A highly interesting development was revealed a few months ago, when sources related to Israeli intelligence revealed, probably through satellite reconnaissance, having for some time observed the Russians dredging the port of TARTUS in northern Syria. Last June, the Russian newspaper Kommersant surprisingly unveiled Russian secret plans to upgrade the servicing station it has maintained since Soviet times at the Syrian port of Tartus. According to the paper, the short-term goal is to enable Russian warships to dock at Tartus, with a view to its future transformation into a fully-fledged Russian Mediterranean Fleet naval base. Kommersant’s unidentified source in the General Staff said the Navy plans eventually to relocate the bulk of the Black Sea Fleet, currently still stationed in Sevastopol, to Syria.
Not surprisingly, Russian officials quickly denied these reports, but insistent facts nevertheless remain. According to these reports, at the Tartus naval base, covering an area of almost a hundred acres, about 300 men already serve under the command of sea captain Vladimir Gudkov, a former officer in Russia’s North Sea fleet. Satellite photos reveal that Russia has already undertaken to deepen the port to permit the docking of its largest fighting ships, and even build a stationary mooring place. Moscow has also begun work on a new mooring at the Syrian port of Latakia, which could also be used in the future to base fighting ships. In this respect it is worth noting that the Black Sea Fleet Project 1164 Moskva guide missile cruiser called on Latakia in February 2006.
In fact, Kommersant got its information about the work at Tartus from no less an authority than Vladimir Zimin, the Russian Embassy’s senior counselor for economic issues in Syria. Tartus port is being prepared as the base for a fully fledged Russian naval squadron. Anti-air defence for these forces will be upgraded to the new S-300PMU2 Favorit (SA-20) SAM systems and no doubt, the Thor M-1 deal will become part of this endeavour.
It is worth recalling that permanent access to the Mediterranean has been the dream of Russia’s rulers for several centuries. Already in the second half of the 18th century for operations against Turkey, squadrons of the Baltic Fleet were sent to the Mediterranean. The rebirth of Russia’s naval presence in the Mediterranean began in the 1950s with the aim of countering NATO forces and to support Moscow’s interests in the Middle East. In 1958, a permanent base for Soviet submarines was established at Vlyora in Albania, but in spite of the establishment of close relations with a range of middle eastern Arabic states, the Soviet Union never acquired a permanent naval base in this region, and the powerful Soviet naval forces in the Mediterranean (Fifth Operational Squadron) had to anchor at small plots in the neutral waters off the coast of Tunisia and Libya. Only in 1984 were servicing stations at Tartus and Latakia, established for occasional servicing calls by Soviet warships.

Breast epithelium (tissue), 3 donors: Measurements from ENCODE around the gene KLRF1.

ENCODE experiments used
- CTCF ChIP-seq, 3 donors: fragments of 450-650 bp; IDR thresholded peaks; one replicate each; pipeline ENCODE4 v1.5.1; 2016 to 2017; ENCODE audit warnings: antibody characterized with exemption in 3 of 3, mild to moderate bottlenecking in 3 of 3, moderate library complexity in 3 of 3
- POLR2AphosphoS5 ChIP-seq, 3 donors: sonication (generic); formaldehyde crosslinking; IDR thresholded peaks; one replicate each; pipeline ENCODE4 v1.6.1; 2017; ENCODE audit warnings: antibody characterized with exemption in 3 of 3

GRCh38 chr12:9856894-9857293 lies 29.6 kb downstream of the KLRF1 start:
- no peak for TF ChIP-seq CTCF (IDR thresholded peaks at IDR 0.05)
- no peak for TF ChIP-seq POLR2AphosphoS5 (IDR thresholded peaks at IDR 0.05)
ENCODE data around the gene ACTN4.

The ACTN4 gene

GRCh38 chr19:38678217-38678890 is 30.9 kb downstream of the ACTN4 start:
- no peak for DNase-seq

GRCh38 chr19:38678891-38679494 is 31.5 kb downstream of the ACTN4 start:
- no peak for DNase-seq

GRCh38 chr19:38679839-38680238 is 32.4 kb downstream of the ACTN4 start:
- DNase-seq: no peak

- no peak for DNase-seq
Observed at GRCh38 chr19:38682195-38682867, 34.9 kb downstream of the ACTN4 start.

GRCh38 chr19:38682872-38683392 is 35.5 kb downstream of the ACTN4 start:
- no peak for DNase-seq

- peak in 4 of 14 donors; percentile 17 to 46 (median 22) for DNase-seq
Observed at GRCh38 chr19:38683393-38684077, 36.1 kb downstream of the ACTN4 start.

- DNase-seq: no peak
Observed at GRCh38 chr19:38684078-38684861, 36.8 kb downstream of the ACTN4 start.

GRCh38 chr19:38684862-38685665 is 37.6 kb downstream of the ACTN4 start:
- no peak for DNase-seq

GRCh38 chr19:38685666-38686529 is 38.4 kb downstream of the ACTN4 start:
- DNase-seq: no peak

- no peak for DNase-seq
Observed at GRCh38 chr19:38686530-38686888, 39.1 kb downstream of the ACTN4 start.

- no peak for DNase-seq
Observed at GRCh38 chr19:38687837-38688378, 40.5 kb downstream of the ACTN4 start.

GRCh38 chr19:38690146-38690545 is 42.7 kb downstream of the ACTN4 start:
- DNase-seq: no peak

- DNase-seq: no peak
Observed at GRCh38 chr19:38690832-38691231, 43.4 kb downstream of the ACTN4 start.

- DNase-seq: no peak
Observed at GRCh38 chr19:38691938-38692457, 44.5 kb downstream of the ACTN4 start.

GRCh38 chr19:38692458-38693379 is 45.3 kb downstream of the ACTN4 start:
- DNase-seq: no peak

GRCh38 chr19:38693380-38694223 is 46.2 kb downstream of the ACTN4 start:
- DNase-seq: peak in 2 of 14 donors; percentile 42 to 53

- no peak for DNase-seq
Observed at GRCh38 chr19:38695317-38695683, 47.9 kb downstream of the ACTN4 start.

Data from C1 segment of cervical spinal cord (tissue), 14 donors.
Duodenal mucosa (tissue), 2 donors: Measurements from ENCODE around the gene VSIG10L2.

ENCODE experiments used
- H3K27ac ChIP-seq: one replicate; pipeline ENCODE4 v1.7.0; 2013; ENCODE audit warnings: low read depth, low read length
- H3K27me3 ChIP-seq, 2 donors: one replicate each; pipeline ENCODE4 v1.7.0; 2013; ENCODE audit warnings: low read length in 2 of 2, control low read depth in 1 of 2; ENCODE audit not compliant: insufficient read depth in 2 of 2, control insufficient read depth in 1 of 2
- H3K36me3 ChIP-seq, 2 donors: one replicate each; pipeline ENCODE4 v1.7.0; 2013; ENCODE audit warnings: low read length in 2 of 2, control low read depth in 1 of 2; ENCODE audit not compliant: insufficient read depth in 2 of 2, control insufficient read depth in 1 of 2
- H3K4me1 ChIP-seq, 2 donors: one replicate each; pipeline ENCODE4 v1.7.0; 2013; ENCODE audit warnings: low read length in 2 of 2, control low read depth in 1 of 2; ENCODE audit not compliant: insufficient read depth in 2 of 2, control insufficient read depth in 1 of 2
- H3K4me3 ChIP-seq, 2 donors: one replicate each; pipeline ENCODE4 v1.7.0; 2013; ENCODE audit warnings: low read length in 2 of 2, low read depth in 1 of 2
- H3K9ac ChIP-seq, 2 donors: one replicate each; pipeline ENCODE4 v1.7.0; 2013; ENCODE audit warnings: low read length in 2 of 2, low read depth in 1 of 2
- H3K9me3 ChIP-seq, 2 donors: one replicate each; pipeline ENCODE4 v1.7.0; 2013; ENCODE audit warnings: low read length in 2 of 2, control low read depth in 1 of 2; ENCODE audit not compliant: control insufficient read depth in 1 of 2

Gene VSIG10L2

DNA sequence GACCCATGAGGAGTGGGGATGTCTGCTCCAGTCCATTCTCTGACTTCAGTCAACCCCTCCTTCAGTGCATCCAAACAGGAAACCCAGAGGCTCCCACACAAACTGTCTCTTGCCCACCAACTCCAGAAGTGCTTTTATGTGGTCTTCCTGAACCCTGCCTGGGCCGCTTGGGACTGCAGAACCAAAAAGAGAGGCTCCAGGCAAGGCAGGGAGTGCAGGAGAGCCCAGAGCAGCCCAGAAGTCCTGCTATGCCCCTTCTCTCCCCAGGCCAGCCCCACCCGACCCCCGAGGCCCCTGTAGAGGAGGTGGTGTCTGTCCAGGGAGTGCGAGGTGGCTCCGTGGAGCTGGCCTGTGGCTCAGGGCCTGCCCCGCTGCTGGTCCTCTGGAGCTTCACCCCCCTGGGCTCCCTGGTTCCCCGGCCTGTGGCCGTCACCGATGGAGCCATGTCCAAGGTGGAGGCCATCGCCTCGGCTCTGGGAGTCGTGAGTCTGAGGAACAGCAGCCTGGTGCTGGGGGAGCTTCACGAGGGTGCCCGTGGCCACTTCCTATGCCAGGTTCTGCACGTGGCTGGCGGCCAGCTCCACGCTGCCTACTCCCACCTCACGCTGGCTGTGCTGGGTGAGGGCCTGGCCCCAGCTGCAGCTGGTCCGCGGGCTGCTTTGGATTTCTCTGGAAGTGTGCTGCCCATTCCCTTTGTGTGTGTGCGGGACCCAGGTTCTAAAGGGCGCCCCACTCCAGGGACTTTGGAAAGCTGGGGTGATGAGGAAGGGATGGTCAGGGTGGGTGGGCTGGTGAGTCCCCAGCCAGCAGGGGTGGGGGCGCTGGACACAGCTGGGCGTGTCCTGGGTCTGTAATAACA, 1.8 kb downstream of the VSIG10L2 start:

But the recent constant presence of major Russian fleet units in the Mediterranean is nothing new. On 9 February, this year, the Russian Black Sea Fleet Project 1164 Moskva guide missile cruiser RFS Moskva, under command of Admiral Vladimir Vasilyevich Masorin, Commander in Chief Russian Naval Forces, docked alongside NATO vessels in Messina, Sicily as part of a bi-lateral visit with Italian authorities. Two weeks later, the Moskva and the Naval Commando carrier Azov docked shortly at Latakiye port in northern Syria, the first official visit of Russian warships to Syria in 10 years.
The appearance of Russian ships in Tartus for any period of time would represent a dramatic reinforcement of Russia’s naval potential in the Mediterranean Sea, even when compared to the cold war period. Syria’s president Bashar Assad may yet present Vladimir Putin with a return ticket for Russia’s longed strategic ambitions in the Middle East.